Friday, June 9, 2023

Botswana’s tap water not safe to drink – Auditor General

The Auditor General is concerned about the safety of tap water in Botswana after tests revealed higher levels of micro-organisms the acceptable standard.

The Auditor General, Pulane Letebele, claims that the Water Utilities Corporation’s (WUC) inadequate monitoring of the water quality in water distribution facilities, such as water storage tanks and the water distribution network, poses a danger.

“The drinking water supplied to the communities did not meet the required specifications for drinking water as it contained micro-organisms that exceeded allowable limits for drinking water for both chemistry and microbiology indicators,” states the audit report, which focused on the operations of WUC from financial years 2014/15 to 2018/19.

The report states that this was a result of a shortage of monitoring tools and transportation to complete the sampling schedule. “The supply of contaminated water is a public health threat,” says the Auditor General in her report.

The report which sought to determine whether WUC had implemented measures to guarantee that the nation’s potable water services were provided in an economical, efficient, and effective way states that the Corporation did not adequately maintain its water infrastructure (boreholes, booster pumps, water storage tanks and water treatment plants) as maintenance was executed in a “reactive manner”.

“This was due to procurement inefficiencies, lack of expertise and capacity by WUC to carry out maintenance, as well as inadequate Management of water infrastructure projects. The downtime of infrastructure had resulted in some communities staying for more than 2 days to a month without water,” states the report.

The report states, among other things, that WUC failed to control water losses to the 15% rate that is considered to be acceptable globally. “Both apparent and real water losses experienced by WUC were mainly from the water distribution system through leakages, customer meter inaccuracies and unauthorised consumption,” the report adds.

The report also blames the high water losses on lack of a strategy for finding leaks and poor upkeep of the water infrastructure. “The water losses had negatively contributed to the imbalance in water demand and supply.  Additionally, the water losses strained the water resources and reduced the Corporation’s revenue,” states the report.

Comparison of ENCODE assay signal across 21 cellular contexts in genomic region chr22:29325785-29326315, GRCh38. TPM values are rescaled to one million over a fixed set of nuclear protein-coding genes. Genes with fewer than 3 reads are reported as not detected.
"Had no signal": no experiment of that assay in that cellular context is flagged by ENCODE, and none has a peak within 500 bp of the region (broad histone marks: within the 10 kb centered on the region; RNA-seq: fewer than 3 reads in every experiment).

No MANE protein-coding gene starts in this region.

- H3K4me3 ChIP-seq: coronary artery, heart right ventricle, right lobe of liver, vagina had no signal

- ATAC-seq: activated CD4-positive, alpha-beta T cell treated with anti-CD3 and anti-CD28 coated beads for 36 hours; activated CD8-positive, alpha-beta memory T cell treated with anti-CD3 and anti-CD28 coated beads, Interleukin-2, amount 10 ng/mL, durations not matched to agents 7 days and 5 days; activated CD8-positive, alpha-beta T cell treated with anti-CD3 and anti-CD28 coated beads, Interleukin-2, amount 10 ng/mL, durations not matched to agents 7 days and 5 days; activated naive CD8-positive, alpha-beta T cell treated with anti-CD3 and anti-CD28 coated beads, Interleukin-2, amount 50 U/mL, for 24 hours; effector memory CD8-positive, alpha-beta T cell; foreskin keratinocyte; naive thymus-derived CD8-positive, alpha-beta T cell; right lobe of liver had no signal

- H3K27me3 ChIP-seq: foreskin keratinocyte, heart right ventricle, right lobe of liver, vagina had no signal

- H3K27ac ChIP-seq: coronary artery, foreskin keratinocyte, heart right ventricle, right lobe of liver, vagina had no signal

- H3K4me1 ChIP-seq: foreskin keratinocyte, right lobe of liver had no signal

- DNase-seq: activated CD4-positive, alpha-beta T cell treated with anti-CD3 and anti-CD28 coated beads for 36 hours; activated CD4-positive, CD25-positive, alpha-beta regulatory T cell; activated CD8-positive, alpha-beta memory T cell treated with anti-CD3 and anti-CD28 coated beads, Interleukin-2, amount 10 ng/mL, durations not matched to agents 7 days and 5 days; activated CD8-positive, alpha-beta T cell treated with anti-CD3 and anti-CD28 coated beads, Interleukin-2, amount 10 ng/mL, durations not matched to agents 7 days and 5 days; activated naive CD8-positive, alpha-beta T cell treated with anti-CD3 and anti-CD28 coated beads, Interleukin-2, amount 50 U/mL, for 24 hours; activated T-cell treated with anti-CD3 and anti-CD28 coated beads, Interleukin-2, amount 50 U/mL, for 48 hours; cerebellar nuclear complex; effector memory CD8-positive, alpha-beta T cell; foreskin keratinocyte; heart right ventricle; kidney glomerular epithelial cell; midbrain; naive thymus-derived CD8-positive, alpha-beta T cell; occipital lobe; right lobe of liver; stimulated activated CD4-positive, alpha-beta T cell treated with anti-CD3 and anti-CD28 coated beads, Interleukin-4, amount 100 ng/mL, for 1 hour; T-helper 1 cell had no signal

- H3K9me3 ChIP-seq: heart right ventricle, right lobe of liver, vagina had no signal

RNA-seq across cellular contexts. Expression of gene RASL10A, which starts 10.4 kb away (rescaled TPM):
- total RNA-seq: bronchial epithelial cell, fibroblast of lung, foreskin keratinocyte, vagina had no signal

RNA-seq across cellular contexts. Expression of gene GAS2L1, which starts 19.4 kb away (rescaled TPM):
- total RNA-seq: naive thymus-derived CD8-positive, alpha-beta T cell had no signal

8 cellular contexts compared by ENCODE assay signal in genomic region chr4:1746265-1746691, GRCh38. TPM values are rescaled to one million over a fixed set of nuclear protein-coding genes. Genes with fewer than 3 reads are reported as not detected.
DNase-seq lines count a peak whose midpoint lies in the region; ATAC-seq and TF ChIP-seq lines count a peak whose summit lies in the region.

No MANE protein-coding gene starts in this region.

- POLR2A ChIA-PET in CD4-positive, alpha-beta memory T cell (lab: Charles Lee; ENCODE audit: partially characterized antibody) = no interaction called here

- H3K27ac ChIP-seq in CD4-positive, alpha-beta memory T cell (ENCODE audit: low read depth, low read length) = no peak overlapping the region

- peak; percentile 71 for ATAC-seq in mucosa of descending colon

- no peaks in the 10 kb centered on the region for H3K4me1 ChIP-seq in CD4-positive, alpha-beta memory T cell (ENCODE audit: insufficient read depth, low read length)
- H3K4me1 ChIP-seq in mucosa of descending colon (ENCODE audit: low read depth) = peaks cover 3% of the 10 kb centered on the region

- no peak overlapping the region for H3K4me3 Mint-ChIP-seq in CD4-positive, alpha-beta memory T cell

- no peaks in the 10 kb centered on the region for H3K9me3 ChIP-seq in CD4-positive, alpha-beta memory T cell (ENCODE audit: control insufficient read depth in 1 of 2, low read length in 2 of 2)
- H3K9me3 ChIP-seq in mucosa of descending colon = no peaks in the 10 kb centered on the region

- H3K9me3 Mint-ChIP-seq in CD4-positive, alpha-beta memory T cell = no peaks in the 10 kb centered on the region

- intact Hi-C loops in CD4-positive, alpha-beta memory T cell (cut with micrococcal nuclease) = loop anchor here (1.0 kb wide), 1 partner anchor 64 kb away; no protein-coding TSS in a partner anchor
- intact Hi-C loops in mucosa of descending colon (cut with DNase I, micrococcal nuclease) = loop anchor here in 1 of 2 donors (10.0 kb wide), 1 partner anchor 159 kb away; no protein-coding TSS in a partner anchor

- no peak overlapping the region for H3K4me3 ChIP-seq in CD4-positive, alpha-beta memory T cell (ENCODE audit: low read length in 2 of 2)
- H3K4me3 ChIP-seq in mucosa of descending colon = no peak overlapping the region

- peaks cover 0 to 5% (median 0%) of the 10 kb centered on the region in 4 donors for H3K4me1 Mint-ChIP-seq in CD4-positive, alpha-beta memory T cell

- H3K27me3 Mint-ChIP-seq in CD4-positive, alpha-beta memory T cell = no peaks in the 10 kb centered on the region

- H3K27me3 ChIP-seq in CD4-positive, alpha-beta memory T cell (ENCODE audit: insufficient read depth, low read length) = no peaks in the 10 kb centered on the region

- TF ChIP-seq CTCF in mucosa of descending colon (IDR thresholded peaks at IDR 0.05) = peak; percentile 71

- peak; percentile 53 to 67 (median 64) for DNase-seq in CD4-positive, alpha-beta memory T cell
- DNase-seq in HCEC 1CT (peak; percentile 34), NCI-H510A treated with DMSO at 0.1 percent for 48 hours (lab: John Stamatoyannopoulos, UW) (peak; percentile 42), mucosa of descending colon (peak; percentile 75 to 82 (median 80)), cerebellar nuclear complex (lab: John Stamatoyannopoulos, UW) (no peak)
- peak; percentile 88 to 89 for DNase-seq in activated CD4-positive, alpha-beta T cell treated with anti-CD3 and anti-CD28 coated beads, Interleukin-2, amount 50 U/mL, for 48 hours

The report states that with regards to concerns that WUC failed to ensure “that all people had access to potable water in the country” and that “some households in some villages had limited or no access to potable water due to delays in connecting customers to the water grid”, WUC management responded to the Auditor General saying they “had developed a new WUC structure that has stream-lined responsibilities”.

The WUC management told the Auditor General that with regard to water not meeting required specifications for drinking, the “Corporation has several projects aimed at installation of new treatment plants and optimisation of the existing treatment plants as well as moving from disinfection using chlorine gas to chlorine dioxide which has more advantages. In areas where there are no treatment facilities, chlorine floaters and tablets are used in disinfection and meanwhile water quality is monitored on daily basis with manual dosing of chlorine through floaters in villages with no disinfection facilities.”

With regard to imbalance in water pressure, management told the Auditor General that “water supply and demand management is implemented along the North South Carrier Corridor including Greater Gaborone area and rollout to other areas was ongoing.”

In addition, the report states that WUC Management developed a thorough debt management strategy that included calling clients, using loud haulers, and using third party debt collectors.

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